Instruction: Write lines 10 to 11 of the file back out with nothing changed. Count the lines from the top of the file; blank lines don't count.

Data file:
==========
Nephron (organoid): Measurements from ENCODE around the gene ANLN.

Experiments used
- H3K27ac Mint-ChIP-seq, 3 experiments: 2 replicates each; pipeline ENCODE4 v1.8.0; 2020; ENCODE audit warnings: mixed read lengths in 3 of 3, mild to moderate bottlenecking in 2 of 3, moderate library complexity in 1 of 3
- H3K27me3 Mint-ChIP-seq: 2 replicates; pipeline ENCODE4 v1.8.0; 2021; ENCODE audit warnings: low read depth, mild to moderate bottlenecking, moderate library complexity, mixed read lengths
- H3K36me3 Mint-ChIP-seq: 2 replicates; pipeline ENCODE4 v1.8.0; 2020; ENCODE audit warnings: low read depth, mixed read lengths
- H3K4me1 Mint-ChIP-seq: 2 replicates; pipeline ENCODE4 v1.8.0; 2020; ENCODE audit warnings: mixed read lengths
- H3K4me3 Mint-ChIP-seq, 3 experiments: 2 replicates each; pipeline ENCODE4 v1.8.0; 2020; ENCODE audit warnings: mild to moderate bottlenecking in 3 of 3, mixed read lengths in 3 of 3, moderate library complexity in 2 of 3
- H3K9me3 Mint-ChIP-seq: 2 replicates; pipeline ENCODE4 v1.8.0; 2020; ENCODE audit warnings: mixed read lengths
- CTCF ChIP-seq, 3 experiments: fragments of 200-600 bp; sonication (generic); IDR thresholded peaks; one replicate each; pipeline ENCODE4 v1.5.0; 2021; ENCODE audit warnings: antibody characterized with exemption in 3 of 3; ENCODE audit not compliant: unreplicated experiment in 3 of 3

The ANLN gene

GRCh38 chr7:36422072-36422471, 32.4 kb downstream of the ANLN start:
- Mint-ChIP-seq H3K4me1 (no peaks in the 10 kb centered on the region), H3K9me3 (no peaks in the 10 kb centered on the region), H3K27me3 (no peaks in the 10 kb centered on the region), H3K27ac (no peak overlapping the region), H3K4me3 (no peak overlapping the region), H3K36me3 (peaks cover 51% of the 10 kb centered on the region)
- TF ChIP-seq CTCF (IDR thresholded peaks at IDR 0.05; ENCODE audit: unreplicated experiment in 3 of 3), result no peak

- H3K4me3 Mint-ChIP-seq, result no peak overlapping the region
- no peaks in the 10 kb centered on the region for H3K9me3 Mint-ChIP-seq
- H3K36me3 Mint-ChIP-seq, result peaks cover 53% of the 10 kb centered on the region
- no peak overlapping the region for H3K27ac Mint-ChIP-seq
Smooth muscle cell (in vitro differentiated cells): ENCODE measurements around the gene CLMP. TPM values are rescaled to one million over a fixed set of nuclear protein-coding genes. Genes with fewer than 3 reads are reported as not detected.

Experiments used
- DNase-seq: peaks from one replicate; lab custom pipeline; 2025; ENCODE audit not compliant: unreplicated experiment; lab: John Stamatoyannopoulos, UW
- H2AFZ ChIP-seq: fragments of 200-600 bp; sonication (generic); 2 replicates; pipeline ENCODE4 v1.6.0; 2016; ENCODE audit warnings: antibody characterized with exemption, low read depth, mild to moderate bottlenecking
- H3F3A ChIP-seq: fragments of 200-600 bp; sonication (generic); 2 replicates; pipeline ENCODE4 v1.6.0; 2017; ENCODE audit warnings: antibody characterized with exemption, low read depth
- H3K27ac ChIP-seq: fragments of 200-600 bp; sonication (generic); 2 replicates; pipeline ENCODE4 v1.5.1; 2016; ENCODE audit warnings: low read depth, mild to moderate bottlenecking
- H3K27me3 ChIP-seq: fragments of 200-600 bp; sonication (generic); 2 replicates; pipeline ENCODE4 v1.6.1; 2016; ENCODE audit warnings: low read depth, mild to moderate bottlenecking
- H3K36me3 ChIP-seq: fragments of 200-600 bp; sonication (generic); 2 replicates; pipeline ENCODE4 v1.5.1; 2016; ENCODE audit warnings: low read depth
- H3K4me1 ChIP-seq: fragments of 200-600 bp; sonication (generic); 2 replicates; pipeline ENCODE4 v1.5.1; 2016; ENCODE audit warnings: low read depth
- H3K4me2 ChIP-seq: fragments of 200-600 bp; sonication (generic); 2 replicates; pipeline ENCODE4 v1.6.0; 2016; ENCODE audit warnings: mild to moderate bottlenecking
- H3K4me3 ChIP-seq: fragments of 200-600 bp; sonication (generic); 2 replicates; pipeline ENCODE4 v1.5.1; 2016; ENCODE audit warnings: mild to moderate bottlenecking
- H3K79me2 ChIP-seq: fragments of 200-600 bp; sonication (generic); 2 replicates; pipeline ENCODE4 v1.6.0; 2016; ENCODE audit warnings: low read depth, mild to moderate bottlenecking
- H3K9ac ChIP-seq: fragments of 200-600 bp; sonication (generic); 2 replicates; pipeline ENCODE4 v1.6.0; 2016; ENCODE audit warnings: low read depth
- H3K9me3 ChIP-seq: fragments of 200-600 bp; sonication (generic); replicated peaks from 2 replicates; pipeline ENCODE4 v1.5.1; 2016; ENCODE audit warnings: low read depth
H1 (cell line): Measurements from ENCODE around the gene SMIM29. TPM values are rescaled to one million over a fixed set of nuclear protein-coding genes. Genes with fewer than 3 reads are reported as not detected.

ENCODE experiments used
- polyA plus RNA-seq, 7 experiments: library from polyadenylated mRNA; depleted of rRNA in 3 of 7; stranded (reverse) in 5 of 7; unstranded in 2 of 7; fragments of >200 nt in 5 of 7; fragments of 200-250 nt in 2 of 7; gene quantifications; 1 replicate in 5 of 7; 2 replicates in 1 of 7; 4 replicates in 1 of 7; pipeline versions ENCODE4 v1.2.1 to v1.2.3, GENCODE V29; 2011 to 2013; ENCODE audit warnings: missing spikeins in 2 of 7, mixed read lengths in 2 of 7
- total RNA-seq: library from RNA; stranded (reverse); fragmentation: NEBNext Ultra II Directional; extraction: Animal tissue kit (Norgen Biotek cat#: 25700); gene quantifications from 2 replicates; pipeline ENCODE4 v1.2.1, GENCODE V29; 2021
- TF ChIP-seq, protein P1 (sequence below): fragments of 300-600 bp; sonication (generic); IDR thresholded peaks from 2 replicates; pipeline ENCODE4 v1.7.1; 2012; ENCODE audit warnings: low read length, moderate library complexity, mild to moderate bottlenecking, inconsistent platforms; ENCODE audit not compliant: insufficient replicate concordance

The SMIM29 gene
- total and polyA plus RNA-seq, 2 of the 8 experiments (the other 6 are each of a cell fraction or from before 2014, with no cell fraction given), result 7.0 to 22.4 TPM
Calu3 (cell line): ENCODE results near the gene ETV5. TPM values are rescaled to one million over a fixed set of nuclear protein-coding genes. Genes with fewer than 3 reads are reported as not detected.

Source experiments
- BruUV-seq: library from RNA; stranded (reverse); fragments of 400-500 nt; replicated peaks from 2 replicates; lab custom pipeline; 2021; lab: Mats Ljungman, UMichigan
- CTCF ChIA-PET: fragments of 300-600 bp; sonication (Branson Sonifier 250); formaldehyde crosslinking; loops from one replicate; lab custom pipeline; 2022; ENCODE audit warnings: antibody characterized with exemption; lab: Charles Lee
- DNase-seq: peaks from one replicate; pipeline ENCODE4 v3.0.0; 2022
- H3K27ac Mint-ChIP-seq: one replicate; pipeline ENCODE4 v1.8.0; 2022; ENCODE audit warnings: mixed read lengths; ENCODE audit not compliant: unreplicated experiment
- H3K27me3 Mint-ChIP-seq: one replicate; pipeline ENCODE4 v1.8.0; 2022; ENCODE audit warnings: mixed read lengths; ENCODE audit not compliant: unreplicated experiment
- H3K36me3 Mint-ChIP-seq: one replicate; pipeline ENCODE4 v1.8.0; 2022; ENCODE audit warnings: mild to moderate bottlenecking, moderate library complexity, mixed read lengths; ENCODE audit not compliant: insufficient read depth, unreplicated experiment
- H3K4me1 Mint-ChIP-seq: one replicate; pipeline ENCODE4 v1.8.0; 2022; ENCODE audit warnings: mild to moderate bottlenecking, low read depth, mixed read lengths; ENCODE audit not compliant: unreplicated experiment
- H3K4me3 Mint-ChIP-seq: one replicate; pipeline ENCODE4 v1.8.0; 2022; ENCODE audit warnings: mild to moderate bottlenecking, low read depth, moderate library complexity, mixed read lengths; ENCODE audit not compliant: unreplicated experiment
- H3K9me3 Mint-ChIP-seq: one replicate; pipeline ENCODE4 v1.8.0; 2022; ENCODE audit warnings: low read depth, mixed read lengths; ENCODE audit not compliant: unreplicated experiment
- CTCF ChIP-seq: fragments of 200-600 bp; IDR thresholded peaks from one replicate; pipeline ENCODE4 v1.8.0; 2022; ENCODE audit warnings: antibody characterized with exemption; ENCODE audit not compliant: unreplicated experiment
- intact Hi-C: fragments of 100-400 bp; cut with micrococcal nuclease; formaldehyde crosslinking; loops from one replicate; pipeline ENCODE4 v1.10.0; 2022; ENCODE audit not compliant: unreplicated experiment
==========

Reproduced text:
The ANLN gene

GRCh38 chr7:36422072-36422471, 32.4 kb downstream of the ANLN start: